A little personal background: I was born in
Michigan, and grew up on Long Island, New York. I came to IU
as a junior in 1976. Been here in
Bloomington ever since. I live out in the country with my husband and three
wonderful dogs. My stepkids have graduated and are off on their own --
trained as a geologist and lives with her husband and their kids,
and Asher Michael, in Durango, Colorado, the other was a landscape
but is now a Montessori teacher. She and her husband are the
parents of Amelia Marguerite and Paloma Sage, and they live in
My husband, who also teaches political science, and
I are authors of an American politics textbook: Keeping
the Republic: Power and Citizenship in
American Politics. I am also the coauthor, with Matt
a critical thinking reader, Clued in to Politics. Among the
things I do in conjunction with my textbook writing is making regular
events posts on KTRBlog
-- Keeping (up with) the Republic. I’ve been a slacker of late but
pick it up again with the election season.
Meanwhile, as politics has gotten more contentious, I have branched out into food writing for some gentle (and delicious) relief. I used to write a biweekly food column for the Bloomington Herald Times, and now I am the food editor for Bloom Magazine. My cookbook, Indiana Cooks! Great Restaurant Recipes for the Home Kitchen, with Scott Feickert, photos by Tom Stio, came out with Indiana University Press in the summer of 2005, and Home Grown Indiana: A Food Lover’s Guide to Good Eating in the Hoosier State, with Scott Hutcheson, came out this last summer. I am currently working on another book for IU Press with Dave and Krissy Tallent called Tallent in the Kitchen. Meanwhile I have been doing some other freelance food writing projects and experimenting with food photography (see the photo album to the left), and I blog. Challenging, but fun!
another food related activity,
I am a co-director of Slow Food
Bloomington. Slow Food is an international
movement with an active U.S.
organization that aims to fight
the encroaching wave of fast food culture by promoting a way of eating
is local, seasonal, leisurely, and convivial. What could be better
that? I've written about Slow Food here,
There is a Slow Food on Campus Group as well, so if you are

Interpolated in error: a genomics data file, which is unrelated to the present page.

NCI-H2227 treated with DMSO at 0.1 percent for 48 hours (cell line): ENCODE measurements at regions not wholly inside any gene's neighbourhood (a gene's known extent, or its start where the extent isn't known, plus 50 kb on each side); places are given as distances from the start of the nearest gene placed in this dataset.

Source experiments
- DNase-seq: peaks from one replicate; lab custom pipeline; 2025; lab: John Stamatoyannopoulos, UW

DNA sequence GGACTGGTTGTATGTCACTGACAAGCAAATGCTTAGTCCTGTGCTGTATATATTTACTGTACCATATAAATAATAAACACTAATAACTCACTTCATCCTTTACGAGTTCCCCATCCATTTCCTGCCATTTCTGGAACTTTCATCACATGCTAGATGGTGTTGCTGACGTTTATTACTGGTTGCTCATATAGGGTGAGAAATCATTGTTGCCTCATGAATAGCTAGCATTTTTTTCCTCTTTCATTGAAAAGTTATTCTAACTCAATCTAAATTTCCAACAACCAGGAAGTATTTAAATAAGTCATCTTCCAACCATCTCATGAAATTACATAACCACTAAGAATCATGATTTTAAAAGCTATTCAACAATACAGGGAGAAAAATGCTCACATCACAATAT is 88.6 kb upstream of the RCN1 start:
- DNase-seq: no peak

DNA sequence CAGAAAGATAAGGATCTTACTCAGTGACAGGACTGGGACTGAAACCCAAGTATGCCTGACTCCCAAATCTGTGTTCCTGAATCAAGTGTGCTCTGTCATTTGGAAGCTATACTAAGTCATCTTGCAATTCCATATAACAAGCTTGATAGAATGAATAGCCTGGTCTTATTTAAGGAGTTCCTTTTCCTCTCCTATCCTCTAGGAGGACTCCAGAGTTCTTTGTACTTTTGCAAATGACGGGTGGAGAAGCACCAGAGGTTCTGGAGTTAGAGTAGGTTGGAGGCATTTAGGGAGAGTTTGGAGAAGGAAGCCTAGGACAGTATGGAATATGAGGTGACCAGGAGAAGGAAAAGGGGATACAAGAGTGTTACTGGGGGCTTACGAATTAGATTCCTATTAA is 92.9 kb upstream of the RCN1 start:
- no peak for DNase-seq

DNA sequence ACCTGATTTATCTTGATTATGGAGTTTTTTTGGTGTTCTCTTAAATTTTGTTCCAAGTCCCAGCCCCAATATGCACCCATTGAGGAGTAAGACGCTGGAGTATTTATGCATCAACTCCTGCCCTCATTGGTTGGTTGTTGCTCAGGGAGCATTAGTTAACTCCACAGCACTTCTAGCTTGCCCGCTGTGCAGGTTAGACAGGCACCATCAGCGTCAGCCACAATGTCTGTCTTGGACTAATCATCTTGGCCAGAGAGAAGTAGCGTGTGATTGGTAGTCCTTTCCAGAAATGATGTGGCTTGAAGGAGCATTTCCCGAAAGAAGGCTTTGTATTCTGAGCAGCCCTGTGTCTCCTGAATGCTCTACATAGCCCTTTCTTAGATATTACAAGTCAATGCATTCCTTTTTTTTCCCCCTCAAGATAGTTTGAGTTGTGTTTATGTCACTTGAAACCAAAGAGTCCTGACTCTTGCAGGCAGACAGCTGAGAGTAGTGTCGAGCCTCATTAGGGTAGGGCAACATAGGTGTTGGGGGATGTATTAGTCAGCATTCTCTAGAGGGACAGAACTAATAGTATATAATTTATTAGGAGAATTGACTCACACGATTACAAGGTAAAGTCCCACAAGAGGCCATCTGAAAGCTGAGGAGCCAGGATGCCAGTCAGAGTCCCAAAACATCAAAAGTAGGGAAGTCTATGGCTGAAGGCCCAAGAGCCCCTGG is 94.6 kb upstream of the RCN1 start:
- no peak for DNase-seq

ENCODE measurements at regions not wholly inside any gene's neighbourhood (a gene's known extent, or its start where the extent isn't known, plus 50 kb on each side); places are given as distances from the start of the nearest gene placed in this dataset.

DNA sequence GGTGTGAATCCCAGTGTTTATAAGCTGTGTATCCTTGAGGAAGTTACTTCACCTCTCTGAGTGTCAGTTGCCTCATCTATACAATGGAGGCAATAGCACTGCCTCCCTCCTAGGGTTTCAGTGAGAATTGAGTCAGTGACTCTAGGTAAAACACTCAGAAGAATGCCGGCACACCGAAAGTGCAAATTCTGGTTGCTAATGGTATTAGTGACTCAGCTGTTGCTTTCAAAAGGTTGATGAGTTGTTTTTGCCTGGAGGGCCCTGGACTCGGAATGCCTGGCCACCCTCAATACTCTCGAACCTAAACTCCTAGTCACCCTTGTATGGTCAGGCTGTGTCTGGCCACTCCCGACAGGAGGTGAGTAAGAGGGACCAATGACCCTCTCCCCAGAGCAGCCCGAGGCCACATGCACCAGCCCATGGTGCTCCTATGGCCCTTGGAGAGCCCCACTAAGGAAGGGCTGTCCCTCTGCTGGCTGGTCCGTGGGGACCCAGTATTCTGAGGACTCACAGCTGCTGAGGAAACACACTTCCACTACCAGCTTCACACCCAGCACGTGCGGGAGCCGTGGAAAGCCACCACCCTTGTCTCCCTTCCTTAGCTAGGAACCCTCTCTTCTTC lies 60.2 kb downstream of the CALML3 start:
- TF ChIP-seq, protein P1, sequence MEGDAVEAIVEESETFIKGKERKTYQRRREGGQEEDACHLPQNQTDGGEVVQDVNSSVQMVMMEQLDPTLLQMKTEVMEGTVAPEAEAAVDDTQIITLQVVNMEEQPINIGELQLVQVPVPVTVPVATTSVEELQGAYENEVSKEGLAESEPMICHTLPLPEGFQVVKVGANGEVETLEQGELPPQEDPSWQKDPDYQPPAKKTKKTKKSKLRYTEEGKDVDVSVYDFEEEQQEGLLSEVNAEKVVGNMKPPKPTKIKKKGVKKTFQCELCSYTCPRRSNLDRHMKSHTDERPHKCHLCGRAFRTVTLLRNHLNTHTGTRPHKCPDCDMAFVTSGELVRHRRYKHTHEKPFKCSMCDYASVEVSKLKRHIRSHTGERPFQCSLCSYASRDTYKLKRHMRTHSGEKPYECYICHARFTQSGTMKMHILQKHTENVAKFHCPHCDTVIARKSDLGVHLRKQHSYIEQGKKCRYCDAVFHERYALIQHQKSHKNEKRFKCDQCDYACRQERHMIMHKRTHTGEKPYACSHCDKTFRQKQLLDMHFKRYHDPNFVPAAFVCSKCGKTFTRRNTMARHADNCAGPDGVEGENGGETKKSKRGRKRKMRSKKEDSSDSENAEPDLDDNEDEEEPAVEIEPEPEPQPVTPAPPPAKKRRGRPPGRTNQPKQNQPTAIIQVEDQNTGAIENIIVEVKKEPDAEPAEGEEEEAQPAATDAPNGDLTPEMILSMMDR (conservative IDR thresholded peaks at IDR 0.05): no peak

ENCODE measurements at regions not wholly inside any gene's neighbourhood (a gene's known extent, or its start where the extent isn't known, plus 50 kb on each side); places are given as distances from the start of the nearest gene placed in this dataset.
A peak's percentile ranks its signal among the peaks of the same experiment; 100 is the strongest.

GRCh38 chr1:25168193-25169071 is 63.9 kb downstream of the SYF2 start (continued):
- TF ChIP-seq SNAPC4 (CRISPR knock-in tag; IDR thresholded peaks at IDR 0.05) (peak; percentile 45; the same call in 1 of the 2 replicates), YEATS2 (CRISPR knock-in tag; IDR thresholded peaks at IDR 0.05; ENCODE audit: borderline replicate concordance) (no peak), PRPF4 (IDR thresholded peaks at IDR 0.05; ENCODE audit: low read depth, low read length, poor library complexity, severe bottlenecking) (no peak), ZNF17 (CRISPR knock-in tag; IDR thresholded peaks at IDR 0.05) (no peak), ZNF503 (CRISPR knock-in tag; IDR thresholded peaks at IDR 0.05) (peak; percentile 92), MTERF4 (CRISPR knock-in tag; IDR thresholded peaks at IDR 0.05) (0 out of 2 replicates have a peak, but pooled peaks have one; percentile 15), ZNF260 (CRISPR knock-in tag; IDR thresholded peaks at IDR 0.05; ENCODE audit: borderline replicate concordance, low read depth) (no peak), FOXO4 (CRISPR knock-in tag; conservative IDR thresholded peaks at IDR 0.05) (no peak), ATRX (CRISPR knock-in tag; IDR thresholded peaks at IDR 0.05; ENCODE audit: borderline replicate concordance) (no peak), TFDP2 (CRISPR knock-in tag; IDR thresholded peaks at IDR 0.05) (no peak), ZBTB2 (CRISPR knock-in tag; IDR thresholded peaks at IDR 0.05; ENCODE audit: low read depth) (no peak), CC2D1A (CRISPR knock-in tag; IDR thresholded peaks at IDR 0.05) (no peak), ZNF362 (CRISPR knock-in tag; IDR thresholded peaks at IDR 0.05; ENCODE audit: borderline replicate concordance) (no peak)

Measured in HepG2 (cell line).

me know and I can direct you to the right people.
I bring my interest in food together with my
fascination with politics in a class on Politics and Food which I
the Hutton Honors College.
The project currently near to my
heart is a book I am writing about Apalachicola
-- a small fishing village in the Florida Panhandle that is trying to
out what it wants to be when it grows up amid plenty of pressure from
developers, tourists, second home owners, conservationists, the
industry, state government, and even the people upriver in Atlanta.
It's a great story about local politics, wonderful food, and
people, and it's a joy to work on. We bought a small cottage in
in 2004 and try to get down there when we can for a shot of sun and
town life, and some excellent seafood.
We live our own version of the slow life out in the wilds of Bloomington, where we are visited by lots of deer, raccoons, wild turkeys, and the occasional cow. We used to have a great vegetable garden but it takes a lot of upkeep and we've kind of fallen behind. Once upon a time we would grow eight or more different kinds of eggplants (my favorite food) and over a dozen varieties of heirloom tomatoes, but more recently it's been slim pickings. Thank heavens asparagus and morels come back by themselves!! We also like to travel and have been to Europe, Asia, and Africa, as well as all over the United States. We lived in Colchester, England, for a year but my favorite place in the world is France (not unrelated to my love of food!) We go every chance we get.